On 21st January 1885, Italian aviation pioneer and designer, as well as famous explorer of the Arctic areas, was born in Lauro, Italy.
Umberto Nobile became famous thanks to his technical skills and passion for discovery of unknown areas beyond the Arctic Circle. From his early years, Nobile was fascinated by aviation engineering, especially by works of famous airship designer, count Ferdinand von Zeppelin.
Nobile graduated from the University of Naples and then worked for Italian railways. Nevertheless, in 1911 and following his passion for aviation, he joined the Italian Army for a one-year engineer training. When the Great War broke out, Nobile made a few attempts to enlist for active service but was being rejected due to his medical condition. As a result, he spent the war years on developing new airships but none of his designs was approved by the army for flight tests.
In July of 1918, Umberto Nobile, together with three other partners, established an aviation company named Aeronautical Construction Factory. All the time he believed that semi-rigid airships are the future of aviation and had put a great deal of effort in their popularisation. Nevertheless, that led to a struggle with two Italian generals – Gaetano Arturo Crocco and Italo Balbo. Crocco was a competing airship manufacturer, while Balbo was the one who preferred modern aeroplane to be a future of the Italian Air Force.
Dispute with the highest Italian military authorities and complicated political cunning caused Nobile to focus on civil aviation and to head towards the North Pole. In 1925, he was asked by Norwegian Arctic explorer, Roald Amundsen, to open a cooperation on a flight to the North Pole.
It may sound unbelievable, but at that time still no aircraft managed to reach the northernmost point on the Earth. Although Amundsen has already made an attempt to fly there, using flying boats, but eventually failed and was trapped on the ice for a month. It seemed that only the airship could successfully reach the North Pole and return safely.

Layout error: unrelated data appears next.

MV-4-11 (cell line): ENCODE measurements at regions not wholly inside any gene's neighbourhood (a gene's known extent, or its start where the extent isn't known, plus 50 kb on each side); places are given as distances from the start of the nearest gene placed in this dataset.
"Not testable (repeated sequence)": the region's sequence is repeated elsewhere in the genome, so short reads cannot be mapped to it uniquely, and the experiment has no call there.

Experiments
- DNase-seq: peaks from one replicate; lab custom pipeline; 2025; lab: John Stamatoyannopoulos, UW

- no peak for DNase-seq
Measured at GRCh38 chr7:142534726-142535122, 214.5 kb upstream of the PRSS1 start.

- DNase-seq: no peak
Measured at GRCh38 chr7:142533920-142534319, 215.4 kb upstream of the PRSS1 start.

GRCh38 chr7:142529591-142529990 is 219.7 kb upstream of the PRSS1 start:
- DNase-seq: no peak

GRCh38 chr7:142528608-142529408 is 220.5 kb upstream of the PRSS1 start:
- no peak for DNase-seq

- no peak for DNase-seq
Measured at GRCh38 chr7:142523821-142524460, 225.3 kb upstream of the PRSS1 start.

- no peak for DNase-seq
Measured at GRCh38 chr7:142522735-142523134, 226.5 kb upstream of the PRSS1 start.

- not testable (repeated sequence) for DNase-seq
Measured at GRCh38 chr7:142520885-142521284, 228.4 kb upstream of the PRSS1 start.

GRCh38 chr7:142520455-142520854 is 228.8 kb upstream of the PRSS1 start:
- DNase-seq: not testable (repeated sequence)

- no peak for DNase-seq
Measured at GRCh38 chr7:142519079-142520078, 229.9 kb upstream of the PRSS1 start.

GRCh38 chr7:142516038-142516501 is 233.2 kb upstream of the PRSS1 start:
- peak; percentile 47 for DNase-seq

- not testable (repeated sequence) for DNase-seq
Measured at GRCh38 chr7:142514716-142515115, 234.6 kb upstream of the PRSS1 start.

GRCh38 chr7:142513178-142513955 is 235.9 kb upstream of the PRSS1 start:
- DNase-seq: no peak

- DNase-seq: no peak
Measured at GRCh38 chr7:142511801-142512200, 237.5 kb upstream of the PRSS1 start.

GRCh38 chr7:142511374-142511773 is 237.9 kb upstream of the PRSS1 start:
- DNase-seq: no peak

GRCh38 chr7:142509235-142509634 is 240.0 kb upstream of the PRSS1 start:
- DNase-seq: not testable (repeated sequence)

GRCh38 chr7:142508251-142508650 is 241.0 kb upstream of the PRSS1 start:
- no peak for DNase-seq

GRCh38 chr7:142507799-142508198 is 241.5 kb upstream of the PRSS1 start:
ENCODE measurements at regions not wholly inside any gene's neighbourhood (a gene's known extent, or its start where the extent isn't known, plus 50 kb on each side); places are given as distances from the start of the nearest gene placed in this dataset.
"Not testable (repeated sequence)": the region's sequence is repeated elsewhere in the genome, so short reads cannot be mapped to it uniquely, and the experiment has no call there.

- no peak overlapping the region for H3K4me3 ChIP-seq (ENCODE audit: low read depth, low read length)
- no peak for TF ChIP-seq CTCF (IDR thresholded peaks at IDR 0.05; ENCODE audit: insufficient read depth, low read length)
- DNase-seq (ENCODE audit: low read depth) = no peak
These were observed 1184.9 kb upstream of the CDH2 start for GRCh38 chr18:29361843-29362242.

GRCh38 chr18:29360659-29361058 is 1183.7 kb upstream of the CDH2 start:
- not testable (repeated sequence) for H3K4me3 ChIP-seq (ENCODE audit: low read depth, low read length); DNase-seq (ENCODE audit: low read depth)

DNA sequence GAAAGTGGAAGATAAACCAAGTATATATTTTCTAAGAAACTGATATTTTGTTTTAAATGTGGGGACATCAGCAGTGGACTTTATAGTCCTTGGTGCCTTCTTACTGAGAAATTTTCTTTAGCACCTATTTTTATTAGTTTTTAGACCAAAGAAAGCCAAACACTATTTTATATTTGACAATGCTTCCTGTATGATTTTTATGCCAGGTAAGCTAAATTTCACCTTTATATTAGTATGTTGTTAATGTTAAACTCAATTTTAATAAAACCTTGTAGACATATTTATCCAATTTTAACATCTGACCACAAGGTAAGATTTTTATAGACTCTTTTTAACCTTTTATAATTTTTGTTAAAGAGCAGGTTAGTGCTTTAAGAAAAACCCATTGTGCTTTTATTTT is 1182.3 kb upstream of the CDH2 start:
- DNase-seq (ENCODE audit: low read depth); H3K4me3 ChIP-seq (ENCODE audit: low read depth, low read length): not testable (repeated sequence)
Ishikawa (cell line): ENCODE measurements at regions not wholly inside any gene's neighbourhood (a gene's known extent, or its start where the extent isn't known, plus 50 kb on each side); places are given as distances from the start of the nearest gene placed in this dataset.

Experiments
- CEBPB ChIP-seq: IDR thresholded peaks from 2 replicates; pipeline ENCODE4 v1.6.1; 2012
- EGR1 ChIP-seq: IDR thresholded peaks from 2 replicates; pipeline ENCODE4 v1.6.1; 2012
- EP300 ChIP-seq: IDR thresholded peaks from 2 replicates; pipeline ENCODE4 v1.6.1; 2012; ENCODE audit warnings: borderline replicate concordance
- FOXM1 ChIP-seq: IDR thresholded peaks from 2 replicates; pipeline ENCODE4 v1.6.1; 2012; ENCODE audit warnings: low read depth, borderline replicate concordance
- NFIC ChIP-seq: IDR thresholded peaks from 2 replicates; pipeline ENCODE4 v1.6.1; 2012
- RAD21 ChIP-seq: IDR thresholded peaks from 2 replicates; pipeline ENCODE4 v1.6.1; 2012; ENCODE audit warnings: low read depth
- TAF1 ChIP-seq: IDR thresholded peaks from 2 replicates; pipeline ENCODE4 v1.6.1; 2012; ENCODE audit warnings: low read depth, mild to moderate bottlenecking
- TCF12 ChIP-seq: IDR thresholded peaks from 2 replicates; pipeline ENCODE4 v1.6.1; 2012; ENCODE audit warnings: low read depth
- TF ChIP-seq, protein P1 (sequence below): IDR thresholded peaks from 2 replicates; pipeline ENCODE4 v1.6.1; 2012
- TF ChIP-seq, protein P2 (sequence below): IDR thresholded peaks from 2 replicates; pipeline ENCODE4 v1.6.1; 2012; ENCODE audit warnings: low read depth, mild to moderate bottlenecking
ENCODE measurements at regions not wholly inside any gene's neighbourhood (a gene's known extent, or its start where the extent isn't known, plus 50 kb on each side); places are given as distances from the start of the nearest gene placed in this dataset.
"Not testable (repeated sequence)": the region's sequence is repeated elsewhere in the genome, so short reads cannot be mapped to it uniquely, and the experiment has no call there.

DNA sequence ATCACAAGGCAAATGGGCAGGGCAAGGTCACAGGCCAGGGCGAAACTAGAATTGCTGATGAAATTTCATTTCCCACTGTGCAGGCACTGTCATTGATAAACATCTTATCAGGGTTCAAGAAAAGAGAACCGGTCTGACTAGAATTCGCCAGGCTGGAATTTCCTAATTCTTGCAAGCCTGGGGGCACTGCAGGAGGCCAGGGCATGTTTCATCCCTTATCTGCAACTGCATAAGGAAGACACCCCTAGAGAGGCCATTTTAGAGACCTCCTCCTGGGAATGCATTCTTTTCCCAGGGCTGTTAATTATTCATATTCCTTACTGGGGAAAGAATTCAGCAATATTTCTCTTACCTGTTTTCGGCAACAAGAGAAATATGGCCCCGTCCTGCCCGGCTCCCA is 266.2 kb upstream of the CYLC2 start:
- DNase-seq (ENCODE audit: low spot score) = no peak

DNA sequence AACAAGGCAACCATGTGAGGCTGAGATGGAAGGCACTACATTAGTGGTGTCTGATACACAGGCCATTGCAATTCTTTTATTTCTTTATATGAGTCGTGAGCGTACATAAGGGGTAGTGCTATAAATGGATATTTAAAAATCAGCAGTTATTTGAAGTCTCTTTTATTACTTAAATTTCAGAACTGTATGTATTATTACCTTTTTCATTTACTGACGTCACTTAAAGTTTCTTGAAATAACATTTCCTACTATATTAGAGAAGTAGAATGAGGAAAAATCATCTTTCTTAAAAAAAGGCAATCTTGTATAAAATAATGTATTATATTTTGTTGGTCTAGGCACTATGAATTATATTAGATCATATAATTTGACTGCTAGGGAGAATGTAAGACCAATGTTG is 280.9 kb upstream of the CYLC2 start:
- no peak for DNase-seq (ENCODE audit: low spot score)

The N-1 airship, designed by Nobile and built by Italian State Airship Factory, was ready in March 1926. Amundsen named the aircraft Norge (English: Norway) and asked Nobile to be the pilot. The expedition set off from Italy in April of the same year and at the end of the month had arrived to Svalbard archipelago.
There, Amundsen and Nobile were surprised by two Americans, Richard E. Byrd and Floyd Bennet, who were also aiming to reach the North Pole with a Fokker F-VII. On 9th May, Byrd and Bennet took-off from Svalbard. Sixteen hours later, after their return, the Americans claimed they have successfully overflown the Earth´s northernmost point.
Nevertheless, the Norge had continued her journey and left the archipelago on 26th May. After a fifteen-and-a-half hour flight, the airship reached the North Pole and then headed Alaska. Two days later, the expedition had successfully landed in Teller city.
The priority in reaching the North Pole with an aircraft is still a subject of many discussions, investigations and related studies. For many years, Byrd and Bennet were officially recognized as winners of the ´air race to the North Pole´ despite there was no clear evidence they really achieved that goal. Moreover, Bennet once reportedly admitted they faked that flight. Currently, after years of research, it looks that the Norge was in fact the first aircraft to reach the North Pole. Without any doubt, Nobile´s airship was the first to fly across the Arctic from Europe to America.